Pen is a butch lesbian without any women friends. Her crew is led by her best friend Colby, a womanizer who uses Pen as his advance person to pick up chicks, because she's nonthreatening to Colby's marks, and she's not competition. Theoretically.
Pens peers have accepted her sexuality, even if some of them are dicks about it, but her Portugeues immigrant parents still think Pen is going to wear a white dress to her wedding to a man. It's kind of cute/infuriating how her mom tries to meet in the middle. Pen favors black band, game, or Ninja Turtles T-shirts, so Ma Oliveira thinks she's nailed it when she buys Pen some black T-shirts with princess designs. That goes over as well as you might think. At least Pen has an ally in her older brother Johnny, who lives in the family's basement apartment. His relationship with their parents is as rocky as Pen's though. Apparently immigrant parents can be hard to please.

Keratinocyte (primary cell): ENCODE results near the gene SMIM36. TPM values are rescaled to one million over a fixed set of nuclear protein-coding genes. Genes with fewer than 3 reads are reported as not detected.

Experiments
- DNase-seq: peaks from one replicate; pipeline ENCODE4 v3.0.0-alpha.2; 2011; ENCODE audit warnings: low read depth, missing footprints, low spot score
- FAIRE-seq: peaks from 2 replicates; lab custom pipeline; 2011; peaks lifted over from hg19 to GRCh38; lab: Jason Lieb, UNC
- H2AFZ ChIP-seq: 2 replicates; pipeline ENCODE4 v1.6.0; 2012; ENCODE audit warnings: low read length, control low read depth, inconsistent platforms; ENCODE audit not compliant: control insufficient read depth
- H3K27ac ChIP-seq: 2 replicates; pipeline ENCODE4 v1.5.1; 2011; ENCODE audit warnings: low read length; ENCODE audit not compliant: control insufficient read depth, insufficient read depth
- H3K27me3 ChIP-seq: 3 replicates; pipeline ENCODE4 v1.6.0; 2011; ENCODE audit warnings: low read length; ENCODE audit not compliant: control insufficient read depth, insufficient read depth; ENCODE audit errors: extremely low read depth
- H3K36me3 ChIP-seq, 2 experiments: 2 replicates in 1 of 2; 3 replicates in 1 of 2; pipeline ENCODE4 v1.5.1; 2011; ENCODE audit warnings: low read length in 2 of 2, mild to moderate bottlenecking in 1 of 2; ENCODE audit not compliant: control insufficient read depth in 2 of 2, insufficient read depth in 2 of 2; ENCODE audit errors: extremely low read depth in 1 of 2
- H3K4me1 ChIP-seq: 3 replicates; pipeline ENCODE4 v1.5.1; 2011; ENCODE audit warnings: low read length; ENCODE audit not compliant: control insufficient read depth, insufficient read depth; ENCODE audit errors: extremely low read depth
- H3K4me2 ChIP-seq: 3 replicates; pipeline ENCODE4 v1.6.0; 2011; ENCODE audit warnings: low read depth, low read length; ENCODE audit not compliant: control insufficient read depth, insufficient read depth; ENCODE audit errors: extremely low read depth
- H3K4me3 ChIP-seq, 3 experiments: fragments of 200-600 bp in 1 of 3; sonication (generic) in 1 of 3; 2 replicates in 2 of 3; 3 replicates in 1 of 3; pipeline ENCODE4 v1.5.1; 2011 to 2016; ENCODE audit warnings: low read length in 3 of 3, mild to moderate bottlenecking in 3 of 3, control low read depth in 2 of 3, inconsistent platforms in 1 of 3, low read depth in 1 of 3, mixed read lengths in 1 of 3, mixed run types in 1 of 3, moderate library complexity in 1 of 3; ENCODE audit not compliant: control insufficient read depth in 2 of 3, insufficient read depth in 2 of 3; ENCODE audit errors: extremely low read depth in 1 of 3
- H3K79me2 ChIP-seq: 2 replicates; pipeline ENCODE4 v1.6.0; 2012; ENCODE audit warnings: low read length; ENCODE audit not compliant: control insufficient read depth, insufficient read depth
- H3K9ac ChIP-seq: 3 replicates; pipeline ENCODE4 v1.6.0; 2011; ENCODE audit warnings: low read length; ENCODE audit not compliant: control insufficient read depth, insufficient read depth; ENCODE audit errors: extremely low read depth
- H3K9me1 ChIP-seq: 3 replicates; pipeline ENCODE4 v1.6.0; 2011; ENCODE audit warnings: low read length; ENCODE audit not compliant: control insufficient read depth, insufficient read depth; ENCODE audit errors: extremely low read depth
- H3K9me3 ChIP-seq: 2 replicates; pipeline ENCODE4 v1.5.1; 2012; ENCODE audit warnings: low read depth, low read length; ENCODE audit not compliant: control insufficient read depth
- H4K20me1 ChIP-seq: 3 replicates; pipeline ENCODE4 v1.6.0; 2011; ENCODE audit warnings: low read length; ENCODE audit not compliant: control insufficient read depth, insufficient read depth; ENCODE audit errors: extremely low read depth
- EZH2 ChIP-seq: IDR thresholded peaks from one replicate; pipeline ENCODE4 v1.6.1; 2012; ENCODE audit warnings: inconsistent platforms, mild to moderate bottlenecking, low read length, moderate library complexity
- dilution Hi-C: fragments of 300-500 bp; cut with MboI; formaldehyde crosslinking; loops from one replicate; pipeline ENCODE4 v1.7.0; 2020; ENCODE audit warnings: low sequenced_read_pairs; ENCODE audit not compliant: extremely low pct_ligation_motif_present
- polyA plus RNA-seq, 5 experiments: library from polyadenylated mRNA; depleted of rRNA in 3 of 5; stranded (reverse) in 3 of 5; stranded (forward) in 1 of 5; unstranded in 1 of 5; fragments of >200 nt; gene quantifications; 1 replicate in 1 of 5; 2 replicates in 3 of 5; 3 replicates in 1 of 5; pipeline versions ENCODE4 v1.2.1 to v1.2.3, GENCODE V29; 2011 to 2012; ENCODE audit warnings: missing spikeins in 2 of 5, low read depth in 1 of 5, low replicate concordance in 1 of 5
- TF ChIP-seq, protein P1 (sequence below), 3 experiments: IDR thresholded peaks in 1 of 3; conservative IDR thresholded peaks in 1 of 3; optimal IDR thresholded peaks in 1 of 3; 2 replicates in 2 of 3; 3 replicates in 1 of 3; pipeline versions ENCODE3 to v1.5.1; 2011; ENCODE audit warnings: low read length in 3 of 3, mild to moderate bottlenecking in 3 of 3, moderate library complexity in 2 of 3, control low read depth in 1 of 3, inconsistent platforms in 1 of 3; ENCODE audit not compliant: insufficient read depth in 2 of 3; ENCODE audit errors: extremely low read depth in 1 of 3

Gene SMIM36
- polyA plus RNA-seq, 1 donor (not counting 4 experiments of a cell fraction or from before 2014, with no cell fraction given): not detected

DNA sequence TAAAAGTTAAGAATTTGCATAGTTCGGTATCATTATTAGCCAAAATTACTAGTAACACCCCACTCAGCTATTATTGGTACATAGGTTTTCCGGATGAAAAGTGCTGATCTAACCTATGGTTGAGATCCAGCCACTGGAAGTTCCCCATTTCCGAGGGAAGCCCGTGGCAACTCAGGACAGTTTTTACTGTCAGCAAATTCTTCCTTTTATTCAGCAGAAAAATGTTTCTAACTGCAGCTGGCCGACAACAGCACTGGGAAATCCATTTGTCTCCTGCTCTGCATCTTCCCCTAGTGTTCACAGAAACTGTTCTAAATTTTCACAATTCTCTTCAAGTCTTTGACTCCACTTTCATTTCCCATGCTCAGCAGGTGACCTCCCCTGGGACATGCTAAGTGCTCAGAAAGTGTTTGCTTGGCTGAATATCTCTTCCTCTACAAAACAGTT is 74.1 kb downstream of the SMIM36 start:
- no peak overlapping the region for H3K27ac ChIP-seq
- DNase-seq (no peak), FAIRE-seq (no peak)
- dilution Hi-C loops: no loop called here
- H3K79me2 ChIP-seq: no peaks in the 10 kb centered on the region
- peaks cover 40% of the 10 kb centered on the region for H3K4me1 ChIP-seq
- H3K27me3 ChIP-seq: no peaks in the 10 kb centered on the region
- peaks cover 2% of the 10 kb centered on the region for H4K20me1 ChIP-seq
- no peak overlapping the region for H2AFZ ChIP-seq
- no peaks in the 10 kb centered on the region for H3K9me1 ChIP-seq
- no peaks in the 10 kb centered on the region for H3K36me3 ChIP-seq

I like that the story is as much about Pen finding a girl friend as it is about finding a girlfriend. It's also about teenage Pen figuring out who/what/how she wants to be in the world, and it's revelatory about what it's like going through high school as the lone/rare visible queer in her Ontario suburb.
There have to be at least thirty strangers in this house; it would be nice if one or two of them were queer in some way. I'd take a super-flaming gay dude even. Just someone else to stand out a little with me. And if there was another queer person here, then I could kid of assume the rest of these people aren't jerks. But it's just me. It's always just me.
Often endings are bad. Let me just say, the ending to GMU is beautiful and hella queer.
Finally, the sweetest thing is Girard thanking fellow YA lesbian novelist Julie Anne Peters in her acknowledgments for "sparking my love of contemporary queer YA" and naming Pen's high school St. Peters in Julie Anne's honor.